Each plaster surface is different, and therefore the specific combination of membrane and adhesive will vary. However, typically, all surfaces in a room, or even a building, will receive the same type of treatment, although there can be certain rooms that require different approaches in different areas. Typically, membrane thicknesses are around 1 mil, so that the membrane will be fully incorporated within the equivalent of several coats of paint. Properly applied, the membrane is completely invisible once the treatment has been completed. All of the subtle undulations of the plaster are maintained. And, most importantly, the original plaster has been preserved.

The combination of adhesive and membrane depends upon several factors. First and most important is how the membrane reacts to the adhesive. The second factor is the nature of the plaster surface. Bare plaster will allow the use of most adhesives, as will older oil paint. However, certain paints such as whitewash or calcimine, can create adhesion problems and require special preparation as part of the treatment.  Thus, a treatment of a specific plaster surface is a balance between the nature of the plaster/paint combination, the amount of time to be spent on surface preparation, the desired membrane, and the appropriate adhesives.  And, of course, the skill and experience of the treatment crew is of paramount importance.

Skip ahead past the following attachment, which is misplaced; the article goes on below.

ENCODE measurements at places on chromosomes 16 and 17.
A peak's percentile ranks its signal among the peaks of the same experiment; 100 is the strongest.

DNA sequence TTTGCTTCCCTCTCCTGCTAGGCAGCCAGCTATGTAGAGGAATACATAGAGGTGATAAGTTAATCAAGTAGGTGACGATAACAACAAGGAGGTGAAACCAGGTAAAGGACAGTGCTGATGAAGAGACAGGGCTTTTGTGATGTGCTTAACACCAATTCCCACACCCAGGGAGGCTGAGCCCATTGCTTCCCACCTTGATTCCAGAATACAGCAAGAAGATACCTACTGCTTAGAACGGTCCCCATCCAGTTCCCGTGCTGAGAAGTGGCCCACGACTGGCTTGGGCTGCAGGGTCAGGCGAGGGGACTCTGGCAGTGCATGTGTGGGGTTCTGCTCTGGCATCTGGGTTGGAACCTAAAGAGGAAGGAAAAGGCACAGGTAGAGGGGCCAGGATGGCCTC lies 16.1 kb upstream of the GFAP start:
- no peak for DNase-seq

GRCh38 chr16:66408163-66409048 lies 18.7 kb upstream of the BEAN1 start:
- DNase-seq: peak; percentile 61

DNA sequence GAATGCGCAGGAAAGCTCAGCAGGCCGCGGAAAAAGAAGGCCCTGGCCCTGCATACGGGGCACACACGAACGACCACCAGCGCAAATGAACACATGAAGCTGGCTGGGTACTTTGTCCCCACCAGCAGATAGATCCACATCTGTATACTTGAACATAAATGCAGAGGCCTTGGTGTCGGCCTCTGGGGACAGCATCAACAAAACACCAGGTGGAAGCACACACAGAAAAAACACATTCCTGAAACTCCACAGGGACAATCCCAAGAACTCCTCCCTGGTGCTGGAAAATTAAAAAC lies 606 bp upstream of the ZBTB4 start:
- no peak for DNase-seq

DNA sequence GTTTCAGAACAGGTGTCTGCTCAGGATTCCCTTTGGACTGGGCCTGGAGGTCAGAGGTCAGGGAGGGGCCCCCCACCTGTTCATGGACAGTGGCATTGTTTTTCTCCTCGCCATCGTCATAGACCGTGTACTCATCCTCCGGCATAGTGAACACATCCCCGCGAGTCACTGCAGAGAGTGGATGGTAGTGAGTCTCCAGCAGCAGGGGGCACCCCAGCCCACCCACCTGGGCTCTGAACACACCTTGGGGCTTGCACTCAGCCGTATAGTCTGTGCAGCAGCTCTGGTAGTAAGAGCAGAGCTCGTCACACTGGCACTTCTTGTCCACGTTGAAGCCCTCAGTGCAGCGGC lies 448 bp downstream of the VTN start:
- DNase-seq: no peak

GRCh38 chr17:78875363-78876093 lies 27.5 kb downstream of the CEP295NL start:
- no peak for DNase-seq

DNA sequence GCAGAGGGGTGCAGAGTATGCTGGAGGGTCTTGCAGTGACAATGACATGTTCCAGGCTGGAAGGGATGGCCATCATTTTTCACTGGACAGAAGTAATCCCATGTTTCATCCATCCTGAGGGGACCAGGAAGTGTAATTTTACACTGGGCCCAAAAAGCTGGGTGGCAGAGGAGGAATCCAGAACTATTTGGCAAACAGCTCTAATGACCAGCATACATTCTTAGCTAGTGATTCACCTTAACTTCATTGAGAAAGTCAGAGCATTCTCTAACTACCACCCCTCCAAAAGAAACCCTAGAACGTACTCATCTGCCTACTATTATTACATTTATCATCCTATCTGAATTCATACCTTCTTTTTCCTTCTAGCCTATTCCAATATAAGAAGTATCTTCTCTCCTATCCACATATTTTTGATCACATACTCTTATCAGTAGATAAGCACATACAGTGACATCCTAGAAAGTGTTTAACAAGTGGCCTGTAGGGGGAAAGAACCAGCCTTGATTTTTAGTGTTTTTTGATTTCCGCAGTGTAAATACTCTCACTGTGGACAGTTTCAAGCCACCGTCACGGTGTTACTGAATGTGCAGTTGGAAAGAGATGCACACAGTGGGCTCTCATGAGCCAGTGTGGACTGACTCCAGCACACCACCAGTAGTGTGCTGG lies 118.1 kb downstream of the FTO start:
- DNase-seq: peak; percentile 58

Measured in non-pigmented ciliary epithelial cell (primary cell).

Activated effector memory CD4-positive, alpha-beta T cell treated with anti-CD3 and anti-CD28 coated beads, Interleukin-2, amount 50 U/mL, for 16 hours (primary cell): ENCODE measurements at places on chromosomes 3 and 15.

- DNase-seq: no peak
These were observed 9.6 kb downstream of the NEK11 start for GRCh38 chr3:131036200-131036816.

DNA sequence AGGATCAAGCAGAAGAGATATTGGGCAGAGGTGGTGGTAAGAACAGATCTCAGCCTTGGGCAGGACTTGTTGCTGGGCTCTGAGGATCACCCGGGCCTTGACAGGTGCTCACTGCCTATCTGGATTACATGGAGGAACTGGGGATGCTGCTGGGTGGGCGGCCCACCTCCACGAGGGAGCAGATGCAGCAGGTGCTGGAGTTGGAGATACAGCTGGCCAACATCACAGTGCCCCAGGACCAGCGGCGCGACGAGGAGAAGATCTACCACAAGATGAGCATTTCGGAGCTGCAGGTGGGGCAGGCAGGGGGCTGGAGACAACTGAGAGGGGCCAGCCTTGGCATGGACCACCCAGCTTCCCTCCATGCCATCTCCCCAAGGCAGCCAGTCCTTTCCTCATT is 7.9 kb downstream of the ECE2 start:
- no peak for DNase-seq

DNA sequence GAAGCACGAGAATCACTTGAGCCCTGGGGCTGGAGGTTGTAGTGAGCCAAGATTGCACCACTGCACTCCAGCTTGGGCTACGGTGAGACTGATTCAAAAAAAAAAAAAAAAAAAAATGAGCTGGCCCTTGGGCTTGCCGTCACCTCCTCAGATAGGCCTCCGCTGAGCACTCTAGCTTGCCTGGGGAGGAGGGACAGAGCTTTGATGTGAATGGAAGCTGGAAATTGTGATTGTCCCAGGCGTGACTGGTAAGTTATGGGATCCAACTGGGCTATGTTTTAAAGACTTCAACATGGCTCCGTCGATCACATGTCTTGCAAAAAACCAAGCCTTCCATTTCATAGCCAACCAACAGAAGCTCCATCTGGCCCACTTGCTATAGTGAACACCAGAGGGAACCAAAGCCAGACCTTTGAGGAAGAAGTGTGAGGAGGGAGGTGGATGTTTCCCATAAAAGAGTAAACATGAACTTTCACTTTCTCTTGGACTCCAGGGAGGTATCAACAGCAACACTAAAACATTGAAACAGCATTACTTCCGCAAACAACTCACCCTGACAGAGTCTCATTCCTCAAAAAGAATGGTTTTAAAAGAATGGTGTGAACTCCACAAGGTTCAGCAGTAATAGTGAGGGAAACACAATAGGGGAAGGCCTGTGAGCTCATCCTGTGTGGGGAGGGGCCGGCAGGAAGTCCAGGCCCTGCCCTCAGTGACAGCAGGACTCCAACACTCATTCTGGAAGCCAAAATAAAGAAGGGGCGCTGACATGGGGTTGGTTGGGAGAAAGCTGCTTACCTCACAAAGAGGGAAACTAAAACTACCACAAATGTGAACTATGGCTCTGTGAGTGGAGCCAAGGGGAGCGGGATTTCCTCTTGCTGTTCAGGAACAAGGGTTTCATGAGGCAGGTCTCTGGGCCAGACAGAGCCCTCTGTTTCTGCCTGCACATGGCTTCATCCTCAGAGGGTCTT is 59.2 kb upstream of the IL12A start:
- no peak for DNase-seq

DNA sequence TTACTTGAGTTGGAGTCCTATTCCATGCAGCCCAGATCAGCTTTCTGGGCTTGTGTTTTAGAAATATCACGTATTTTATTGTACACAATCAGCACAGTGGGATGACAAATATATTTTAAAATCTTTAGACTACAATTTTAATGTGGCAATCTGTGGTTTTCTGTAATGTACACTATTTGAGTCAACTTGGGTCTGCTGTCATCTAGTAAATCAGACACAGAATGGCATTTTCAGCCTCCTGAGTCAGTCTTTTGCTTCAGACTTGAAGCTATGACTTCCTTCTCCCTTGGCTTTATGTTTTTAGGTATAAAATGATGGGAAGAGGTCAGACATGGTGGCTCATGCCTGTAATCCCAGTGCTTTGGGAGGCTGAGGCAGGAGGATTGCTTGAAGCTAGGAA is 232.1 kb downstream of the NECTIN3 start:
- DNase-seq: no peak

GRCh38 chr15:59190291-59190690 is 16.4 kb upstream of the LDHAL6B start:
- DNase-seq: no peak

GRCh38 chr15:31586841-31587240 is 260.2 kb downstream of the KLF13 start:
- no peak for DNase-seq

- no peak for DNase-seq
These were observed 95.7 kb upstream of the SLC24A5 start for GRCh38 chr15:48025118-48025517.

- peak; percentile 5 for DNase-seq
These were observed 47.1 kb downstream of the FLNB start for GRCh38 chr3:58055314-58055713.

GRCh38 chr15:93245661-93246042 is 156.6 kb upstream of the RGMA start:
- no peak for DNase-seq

This system is not designed for plaster that is heavily detached from the lath, and is not a substitute for injection stabilization processes.  However, it will stabilize a surprising amount of plaster detached from the lath if surrounding plaster is still well attached.  Envision the process as similar to a stretched head skin on a drum.  The tension created will support a large amount of weight.

American Conservation Consortium has done extensive testing of various adhesives, membranes and procedures to develop a system of plaster stabilization that is highly effective.  We would be glad to provide treatment services with our staff for smaller projects, or we will train and manage your staff for larger projects.

 

 

 

 

 

 

 

 

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American Conservation Consortium. Ltd.

4 Rockville Road, Broad Brook, CT 06016, 860-386-6058, acc@conservator.com

Copyright 2008, American Conservation Consortium, Ltd., all rights reserved